US stocks end weak May on bitter note after latest US tariffs

Traders work on the floor of the New York Stock Exchange, May 31, 2019.
Traders work on the floor of the New York Stock Exchange, May 31, 2019.PHOTO: AFP

NEW YORK (AFP) - Wall Street stocks closed out a downcast May on an especially negative note, falling hard after President Donald Trump announced new tariff measures on Mexico.

Major indices were in the red the entire session after Trump unveiled his latest trade broadside on Twitter on Thursday night (May 30), vowing a string of gradual tariff increases to pressure Mexico into cracking down on illegal immigration into the United States.

The Dow Jones Industrial Average slumped 1.4 per cent to 24,815.04, ending the month with a 6.7 per cent loss, the first negative month of 2019.

The broad-based S&P 500 dropped 1.3 per cent to 2,752.06, while the tech-rich Nasdaq Composite Index shed 1.5 per cent, settling at to 7,453.15.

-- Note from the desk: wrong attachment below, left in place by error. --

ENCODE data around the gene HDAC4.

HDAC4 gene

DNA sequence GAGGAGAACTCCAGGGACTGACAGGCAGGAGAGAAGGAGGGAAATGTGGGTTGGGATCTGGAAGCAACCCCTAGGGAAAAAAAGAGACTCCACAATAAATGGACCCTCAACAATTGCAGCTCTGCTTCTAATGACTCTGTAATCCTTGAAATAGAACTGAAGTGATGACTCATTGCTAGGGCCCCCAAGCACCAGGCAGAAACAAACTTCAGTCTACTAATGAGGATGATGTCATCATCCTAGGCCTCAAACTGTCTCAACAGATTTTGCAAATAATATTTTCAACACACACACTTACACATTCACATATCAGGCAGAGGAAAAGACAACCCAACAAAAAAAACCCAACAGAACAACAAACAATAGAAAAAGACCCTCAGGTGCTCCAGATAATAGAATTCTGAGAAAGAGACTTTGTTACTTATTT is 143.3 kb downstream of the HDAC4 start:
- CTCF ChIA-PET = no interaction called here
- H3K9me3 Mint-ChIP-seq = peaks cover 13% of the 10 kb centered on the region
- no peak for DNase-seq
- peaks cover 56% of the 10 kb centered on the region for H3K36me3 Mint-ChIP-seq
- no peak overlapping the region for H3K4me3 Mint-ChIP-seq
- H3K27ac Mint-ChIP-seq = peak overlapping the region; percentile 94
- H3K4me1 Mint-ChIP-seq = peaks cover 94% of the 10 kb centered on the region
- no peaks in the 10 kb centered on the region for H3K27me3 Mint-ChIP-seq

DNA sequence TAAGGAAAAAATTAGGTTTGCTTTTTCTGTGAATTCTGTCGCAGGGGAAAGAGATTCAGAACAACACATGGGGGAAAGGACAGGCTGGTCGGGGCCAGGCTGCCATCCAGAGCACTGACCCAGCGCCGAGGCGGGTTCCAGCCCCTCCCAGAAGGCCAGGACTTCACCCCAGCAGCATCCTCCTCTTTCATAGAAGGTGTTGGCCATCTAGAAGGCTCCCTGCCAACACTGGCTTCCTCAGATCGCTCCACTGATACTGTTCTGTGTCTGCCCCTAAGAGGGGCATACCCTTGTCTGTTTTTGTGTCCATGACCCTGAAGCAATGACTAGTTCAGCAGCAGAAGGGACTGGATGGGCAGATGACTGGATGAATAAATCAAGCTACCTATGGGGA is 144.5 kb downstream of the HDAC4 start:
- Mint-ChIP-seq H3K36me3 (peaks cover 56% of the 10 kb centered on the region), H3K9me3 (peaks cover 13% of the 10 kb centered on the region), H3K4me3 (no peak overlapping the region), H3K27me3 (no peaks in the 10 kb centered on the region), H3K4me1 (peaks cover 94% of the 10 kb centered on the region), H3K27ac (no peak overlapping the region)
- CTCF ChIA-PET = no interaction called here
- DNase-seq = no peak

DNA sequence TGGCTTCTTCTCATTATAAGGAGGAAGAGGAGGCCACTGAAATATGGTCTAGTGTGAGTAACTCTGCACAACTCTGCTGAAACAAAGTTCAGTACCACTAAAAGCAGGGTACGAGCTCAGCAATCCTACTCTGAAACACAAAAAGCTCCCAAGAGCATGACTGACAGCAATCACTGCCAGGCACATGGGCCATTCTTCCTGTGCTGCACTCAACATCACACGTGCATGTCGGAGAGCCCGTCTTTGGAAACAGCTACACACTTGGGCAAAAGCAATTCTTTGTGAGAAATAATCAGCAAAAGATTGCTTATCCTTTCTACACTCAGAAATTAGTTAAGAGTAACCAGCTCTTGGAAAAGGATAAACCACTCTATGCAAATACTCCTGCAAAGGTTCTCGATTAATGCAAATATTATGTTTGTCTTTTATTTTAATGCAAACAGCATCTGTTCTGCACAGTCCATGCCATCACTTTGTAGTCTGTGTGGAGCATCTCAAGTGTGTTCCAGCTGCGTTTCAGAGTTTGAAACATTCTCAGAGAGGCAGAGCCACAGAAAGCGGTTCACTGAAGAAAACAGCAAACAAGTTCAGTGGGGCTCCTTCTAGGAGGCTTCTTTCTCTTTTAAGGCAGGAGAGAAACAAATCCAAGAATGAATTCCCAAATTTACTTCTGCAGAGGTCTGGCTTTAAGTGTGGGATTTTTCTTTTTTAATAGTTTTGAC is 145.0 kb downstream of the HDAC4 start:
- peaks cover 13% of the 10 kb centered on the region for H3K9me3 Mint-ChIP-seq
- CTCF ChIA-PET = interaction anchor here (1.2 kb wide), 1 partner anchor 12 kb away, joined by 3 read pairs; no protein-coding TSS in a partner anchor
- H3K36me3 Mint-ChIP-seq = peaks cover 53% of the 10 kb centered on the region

Trump's latest tariff move amounted to "another log on the fire of global risk aversion," analyst Joseph Manimbo of Western Union Business Solutions said in a client note.

"The news heightened fears of aggressive trade policy slowing growth in the US and globally, sending stocks and oil markets swooning, and investors ducking for cover in safer currencies like the yen, Swiss franc and greenback."

After four strong months to open 2019, the market took a southward turn in May as Trump's trade relations with China deteriorated, with fresh tariff announcements on both sides and other hostile moves dimming the odds of a near-term trade agreement.


Investors have also been unnerved by a sharp drop in US Treasury bond yields that has exacerbated anxiety about growth.

On Friday, the yield on the 10-year US Treasury fell further.

General Motors and Fiat Chrysler shed 4.3 per cent and 5.8 per cent, a recognition that the tariffs on Mexico will hit the auto industry especially hard.

Auto supply companies also fell, with Aptiv losing 6.7 per cent and Lear 5.8 per cent.

Retailers Gap and Williams-Sonoma moved in opposite directions after earnings statements, with Gap slumping 9.6 per cent and Williams-Sonoma winning 13 per cent.